Add a cot and/or a couple of chairs to part of your play area to create an exam room or hospital room. Medical records or patient forms, prescription pads, hospital id bracelets, and a computer are great additions to a desk area. Create a print-rich environment by labeling everything with vocabulary cards.
Doctors and nurses can use a toy stethoscope, blood pressure cuff, otoscope, and thermometer to give patients a thorough medical exam. Kids don’t like getting shots, but I always crack up by how much they love GIVING shots. Be sure to include some syringes.
They can clean wounds with cotton balls, sponges, etc. Strips of sheets can serve as bandages so that staff can wrap wounds and injuries.
Kids love looking at x-rays. You can use real x-ray images or printed images on a light table, or you can just hang some on a wall. Old cameras….or just a plain box can serve as a x-ray machine.
When I visit a doctor, I often leave with a prescription. Your little doctors can write prescriptions too. Create a pharmacy within your dramatic play area where pharmacists can fill those prescriptions.
Use little spice bottles or travel bottles to house the medicine. Small pom-poms, beads, or beans can serve as the medication. Provide tweezers so that kids can sort and count the pills, and then place them in the bottles.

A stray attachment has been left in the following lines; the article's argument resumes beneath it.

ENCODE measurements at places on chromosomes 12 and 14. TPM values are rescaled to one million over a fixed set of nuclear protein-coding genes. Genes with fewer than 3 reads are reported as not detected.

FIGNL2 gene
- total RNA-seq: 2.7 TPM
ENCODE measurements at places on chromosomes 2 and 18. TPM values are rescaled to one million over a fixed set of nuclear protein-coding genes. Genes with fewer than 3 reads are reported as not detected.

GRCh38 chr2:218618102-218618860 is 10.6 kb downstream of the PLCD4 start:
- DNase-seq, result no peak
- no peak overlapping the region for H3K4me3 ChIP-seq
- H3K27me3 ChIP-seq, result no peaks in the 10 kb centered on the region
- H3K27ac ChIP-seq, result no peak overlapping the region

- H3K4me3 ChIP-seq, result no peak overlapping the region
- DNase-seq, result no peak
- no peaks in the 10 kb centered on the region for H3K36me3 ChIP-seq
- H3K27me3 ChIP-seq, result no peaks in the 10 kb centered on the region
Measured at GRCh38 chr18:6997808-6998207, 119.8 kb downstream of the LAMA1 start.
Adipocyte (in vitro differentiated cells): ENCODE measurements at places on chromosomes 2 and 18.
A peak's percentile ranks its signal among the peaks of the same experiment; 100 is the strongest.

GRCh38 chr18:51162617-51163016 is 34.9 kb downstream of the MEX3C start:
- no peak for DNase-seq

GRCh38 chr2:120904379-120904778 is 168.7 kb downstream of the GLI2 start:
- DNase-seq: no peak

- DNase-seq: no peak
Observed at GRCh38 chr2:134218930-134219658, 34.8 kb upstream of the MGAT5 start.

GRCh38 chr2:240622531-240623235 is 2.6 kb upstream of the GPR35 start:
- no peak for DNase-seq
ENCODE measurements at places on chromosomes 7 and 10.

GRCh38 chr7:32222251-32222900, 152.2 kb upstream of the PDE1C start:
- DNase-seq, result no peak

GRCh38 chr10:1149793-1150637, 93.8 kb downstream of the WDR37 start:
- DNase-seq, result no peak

This is a fun math and fine motor activity. Your kids will be having so much fun that they won’t even realize they are learning.
My favorite part of this dramatic play area is the laboratory. It’s a great place to test specimens and samples or to create a cure for the latest virus. You can set up a super simple laboratory by providing a few sensory bottles and magnifying glass.
You can also set up a lab complete with test tubes and a microscope if you have them. If you don’t….. improvise by using a bunch of clear plastic containers, bottle caps and, eye droppers. Don’t forget to add a notebook so that scientists can make notes.
Fill up containers or beakers with colored water and kids can experiment with color mixing.
What happens when the colors are mixed?
Here is another fun experiment. Add colored water to some containers/test tubes and colored vinegar to others. Fill a large bottle cap or shallow container with baking soda. Kids can then use a dropper to add a drop of liquid from each test tube to the baking soda.
Purchase the Printables
I know your kids will have so much fun as they pretend to be doctors, nurses, pharmacists, and lab technicians. Start setting up your doctor dramatic play area today. Click on the image below to purchase the Medical Dramatic Play Printables.
Which liquid creates a reaction?
Additional Learning Opportunities
My printable set also includes a sequencing activity. Kids can learn how to wash their hands properly as they place the cards in the correct order.
Here are some items that might help you with a weather station dramatic play set up. If you decide to purchase any of the items below, Amazon will pay me a small commission for it. This doesn’t cost you anything additional, but the commission helps me fund this website.